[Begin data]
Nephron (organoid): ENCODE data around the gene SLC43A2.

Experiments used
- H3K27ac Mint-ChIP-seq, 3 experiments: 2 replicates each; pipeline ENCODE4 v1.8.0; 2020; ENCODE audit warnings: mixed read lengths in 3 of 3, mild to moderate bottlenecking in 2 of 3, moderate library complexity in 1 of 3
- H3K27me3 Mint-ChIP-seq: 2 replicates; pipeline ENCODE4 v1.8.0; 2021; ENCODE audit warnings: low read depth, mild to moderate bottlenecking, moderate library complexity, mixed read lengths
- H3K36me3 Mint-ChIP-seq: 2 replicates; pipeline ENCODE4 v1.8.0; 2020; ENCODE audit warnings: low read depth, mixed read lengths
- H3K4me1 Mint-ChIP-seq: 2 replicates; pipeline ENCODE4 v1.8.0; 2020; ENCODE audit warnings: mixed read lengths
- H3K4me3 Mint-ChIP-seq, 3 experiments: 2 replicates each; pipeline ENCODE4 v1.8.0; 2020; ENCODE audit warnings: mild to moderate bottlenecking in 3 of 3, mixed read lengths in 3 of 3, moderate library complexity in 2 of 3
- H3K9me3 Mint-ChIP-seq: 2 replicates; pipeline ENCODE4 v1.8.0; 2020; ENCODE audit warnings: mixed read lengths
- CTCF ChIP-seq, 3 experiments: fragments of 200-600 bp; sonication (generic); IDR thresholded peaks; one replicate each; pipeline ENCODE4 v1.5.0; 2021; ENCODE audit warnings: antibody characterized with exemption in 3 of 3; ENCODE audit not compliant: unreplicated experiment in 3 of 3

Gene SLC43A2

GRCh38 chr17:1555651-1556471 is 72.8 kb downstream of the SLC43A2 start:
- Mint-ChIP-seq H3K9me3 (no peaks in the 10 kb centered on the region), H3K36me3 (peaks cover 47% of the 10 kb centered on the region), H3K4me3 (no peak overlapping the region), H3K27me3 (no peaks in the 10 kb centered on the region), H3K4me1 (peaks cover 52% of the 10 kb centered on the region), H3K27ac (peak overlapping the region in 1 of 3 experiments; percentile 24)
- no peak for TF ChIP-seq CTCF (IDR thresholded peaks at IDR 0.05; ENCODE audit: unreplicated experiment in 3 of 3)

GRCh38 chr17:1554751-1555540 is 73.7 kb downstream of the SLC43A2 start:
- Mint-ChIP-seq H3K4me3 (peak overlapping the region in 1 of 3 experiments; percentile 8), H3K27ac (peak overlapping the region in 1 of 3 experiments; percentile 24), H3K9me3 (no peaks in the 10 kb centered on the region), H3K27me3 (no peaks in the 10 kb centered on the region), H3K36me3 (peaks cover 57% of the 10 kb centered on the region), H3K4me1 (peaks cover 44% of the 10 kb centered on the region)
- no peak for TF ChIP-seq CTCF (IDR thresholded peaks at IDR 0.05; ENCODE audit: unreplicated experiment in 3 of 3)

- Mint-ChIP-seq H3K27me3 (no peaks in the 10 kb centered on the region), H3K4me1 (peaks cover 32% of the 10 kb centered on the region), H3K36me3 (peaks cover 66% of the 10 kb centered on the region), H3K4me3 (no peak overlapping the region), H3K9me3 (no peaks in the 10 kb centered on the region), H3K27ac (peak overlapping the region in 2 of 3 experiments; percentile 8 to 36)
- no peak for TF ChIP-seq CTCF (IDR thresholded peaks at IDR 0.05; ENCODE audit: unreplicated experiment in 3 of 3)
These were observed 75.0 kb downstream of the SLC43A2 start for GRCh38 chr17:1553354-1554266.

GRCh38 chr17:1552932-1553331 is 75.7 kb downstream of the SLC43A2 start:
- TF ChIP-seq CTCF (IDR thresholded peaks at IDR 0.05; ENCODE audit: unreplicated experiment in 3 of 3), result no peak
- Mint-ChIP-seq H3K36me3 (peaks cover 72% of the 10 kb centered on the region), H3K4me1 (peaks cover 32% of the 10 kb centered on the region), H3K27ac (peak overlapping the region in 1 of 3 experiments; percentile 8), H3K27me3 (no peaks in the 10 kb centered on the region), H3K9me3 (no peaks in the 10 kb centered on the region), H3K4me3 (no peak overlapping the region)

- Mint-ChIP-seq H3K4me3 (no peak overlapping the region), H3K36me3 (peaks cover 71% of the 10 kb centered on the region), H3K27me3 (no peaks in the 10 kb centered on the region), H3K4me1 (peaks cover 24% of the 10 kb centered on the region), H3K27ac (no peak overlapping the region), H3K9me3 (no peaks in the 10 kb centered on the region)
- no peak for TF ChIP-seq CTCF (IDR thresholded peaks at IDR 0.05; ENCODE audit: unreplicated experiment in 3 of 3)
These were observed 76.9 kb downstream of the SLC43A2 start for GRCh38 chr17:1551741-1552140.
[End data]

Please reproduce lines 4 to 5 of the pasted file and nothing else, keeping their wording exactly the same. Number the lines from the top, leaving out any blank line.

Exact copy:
- H3K27me3 Mint-ChIP-seq: 2 replicates; pipeline ENCODE4 v1.8.0; 2021; ENCODE audit warnings: low read depth, mild to moderate bottlenecking, moderate library complexity, mixed read lengths
- H3K36me3 Mint-ChIP-seq: 2 replicates; pipeline ENCODE4 v1.8.0; 2020; ENCODE audit warnings: low read depth, mixed read lengths